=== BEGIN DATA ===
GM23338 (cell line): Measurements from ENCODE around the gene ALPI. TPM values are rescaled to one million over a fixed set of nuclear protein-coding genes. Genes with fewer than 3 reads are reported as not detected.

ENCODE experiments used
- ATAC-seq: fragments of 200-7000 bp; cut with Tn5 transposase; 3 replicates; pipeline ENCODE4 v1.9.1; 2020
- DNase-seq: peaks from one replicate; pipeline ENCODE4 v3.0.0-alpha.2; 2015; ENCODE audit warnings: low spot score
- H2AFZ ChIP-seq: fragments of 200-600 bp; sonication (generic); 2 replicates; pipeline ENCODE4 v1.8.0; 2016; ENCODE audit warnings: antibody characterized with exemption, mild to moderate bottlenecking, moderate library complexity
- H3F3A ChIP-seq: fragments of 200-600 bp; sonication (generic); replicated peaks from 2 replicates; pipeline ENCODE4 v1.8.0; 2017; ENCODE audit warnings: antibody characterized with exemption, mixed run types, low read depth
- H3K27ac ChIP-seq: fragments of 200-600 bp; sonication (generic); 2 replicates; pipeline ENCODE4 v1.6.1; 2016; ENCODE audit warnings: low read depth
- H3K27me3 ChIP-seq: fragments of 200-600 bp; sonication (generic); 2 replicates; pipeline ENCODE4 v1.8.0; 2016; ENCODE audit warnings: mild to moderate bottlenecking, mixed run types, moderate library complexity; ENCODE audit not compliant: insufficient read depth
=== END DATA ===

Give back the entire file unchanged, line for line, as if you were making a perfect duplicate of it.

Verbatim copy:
GM23338 (cell line): Measurements from ENCODE around the gene ALPI. TPM values are rescaled to one million over a fixed set of nuclear protein-coding genes. Genes with fewer than 3 reads are reported as not detected.

ENCODE experiments used
- ATAC-seq: fragments of 200-7000 bp; cut with Tn5 transposase; 3 replicates; pipeline ENCODE4 v1.9.1; 2020
- DNase-seq: peaks from one replicate; pipeline ENCODE4 v3.0.0-alpha.2; 2015; ENCODE audit warnings: low spot score
- H2AFZ ChIP-seq: fragments of 200-600 bp; sonication (generic); 2 replicates; pipeline ENCODE4 v1.8.0; 2016; ENCODE audit warnings: antibody characterized with exemption, mild to moderate bottlenecking, moderate library complexity
- H3F3A ChIP-seq: fragments of 200-600 bp; sonication (generic); replicated peaks from 2 replicates; pipeline ENCODE4 v1.8.0; 2017; ENCODE audit warnings: antibody characterized with exemption, mixed run types, low read depth
- H3K27ac ChIP-seq: fragments of 200-600 bp; sonication (generic); 2 replicates; pipeline ENCODE4 v1.6.1; 2016; ENCODE audit warnings: low read depth
- H3K27me3 ChIP-seq: fragments of 200-600 bp; sonication (generic); 2 replicates; pipeline ENCODE4 v1.8.0; 2016; ENCODE audit warnings: mild to moderate bottlenecking, mixed run types, moderate library complexity; ENCODE audit not compliant: insufficient read depth